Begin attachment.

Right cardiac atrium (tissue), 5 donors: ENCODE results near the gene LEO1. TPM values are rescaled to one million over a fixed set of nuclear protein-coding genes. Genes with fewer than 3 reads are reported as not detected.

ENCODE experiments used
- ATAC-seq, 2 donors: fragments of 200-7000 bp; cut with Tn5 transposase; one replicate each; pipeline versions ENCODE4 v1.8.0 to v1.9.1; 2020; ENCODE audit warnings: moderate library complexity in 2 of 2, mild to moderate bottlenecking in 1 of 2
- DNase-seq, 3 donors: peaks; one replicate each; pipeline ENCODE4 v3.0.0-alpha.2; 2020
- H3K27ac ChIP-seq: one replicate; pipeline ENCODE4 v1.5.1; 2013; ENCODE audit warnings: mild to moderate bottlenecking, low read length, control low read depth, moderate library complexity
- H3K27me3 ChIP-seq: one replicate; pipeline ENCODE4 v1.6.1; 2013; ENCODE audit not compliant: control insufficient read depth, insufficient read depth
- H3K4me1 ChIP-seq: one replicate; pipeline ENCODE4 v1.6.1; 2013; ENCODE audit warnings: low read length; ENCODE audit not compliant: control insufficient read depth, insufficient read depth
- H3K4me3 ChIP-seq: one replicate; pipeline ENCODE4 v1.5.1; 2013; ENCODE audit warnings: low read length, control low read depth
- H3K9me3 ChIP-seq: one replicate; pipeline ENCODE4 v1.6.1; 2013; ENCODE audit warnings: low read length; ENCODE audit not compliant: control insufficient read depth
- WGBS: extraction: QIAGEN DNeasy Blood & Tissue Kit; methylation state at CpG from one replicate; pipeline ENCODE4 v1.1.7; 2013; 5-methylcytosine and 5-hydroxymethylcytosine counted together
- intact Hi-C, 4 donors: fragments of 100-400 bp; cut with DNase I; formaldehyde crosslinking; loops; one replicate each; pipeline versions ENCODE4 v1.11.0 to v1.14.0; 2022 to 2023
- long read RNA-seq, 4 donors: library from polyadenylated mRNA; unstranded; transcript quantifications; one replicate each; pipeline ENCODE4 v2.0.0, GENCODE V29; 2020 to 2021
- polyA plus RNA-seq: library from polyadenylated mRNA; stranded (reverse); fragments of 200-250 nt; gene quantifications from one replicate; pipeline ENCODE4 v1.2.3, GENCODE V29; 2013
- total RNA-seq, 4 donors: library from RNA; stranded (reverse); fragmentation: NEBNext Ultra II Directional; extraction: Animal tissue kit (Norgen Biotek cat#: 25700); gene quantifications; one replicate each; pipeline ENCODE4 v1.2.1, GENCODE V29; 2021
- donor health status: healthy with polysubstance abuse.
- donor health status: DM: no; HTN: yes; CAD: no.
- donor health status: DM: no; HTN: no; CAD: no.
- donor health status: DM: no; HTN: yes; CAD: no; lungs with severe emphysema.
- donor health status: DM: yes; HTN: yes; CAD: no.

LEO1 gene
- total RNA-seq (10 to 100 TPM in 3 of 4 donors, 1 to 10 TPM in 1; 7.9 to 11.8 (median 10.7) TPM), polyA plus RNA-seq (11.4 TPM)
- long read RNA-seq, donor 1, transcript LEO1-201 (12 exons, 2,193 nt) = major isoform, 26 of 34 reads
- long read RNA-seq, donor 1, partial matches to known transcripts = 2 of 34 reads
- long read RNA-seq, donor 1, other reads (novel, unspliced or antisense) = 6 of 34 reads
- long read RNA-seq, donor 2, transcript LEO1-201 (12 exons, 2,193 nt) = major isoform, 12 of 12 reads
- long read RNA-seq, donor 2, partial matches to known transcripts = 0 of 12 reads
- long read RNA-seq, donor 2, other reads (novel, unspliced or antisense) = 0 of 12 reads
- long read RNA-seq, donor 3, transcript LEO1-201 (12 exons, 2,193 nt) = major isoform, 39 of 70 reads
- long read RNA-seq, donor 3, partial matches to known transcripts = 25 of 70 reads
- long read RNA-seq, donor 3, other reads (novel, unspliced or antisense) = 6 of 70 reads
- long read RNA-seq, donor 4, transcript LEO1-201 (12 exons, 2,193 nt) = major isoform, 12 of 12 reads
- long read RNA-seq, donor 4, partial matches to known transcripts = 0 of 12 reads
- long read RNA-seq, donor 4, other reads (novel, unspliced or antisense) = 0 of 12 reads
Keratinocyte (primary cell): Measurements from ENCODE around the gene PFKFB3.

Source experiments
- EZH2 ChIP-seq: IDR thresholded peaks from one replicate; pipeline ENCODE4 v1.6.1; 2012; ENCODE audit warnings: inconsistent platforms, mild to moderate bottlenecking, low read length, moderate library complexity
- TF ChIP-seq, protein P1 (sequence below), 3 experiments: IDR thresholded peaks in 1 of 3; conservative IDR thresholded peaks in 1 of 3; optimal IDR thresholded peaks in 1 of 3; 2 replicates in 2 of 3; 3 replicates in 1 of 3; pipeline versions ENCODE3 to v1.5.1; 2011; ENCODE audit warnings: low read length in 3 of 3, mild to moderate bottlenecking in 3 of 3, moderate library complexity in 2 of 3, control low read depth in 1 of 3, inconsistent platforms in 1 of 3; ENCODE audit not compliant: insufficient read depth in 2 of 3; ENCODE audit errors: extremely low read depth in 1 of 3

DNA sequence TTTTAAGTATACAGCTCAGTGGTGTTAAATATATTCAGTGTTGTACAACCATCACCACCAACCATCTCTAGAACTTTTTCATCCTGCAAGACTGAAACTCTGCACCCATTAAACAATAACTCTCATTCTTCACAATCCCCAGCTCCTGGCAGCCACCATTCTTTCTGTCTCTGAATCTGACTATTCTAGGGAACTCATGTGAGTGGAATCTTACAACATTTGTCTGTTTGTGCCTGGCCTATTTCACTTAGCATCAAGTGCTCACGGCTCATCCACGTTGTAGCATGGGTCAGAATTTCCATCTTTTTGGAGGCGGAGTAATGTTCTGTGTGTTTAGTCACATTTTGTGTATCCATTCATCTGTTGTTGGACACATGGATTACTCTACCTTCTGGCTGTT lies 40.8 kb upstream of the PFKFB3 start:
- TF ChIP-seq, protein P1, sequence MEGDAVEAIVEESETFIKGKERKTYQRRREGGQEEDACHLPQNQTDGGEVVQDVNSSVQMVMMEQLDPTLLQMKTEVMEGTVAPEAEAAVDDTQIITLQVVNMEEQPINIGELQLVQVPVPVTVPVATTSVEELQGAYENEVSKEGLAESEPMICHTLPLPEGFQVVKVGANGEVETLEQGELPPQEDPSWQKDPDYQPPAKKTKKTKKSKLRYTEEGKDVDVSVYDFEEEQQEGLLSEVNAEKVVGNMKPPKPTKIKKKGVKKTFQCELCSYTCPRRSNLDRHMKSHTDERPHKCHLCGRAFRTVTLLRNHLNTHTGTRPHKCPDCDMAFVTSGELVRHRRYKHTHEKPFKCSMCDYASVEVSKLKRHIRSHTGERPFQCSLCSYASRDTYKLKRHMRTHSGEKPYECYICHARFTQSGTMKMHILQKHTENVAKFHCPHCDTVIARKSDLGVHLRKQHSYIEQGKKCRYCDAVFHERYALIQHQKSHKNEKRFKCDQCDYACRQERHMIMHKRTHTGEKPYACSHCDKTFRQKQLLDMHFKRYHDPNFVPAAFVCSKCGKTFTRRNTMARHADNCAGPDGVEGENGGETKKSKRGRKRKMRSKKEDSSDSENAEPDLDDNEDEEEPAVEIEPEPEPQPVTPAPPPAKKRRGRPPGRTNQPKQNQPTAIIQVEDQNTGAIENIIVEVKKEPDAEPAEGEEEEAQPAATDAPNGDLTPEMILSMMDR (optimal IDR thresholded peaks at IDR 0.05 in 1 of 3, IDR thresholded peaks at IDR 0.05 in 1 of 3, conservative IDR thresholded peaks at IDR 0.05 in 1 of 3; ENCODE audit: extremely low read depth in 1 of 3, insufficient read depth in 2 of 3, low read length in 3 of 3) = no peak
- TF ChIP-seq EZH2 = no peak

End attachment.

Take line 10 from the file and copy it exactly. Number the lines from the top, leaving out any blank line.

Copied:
- WGBS: extraction: QIAGEN DNeasy Blood & Tissue Kit; methylation state at CpG from one replicate; pipeline ENCODE4 v1.1.7; 2013; 5-methylcytosine and 5-hydroxymethylcytosine counted together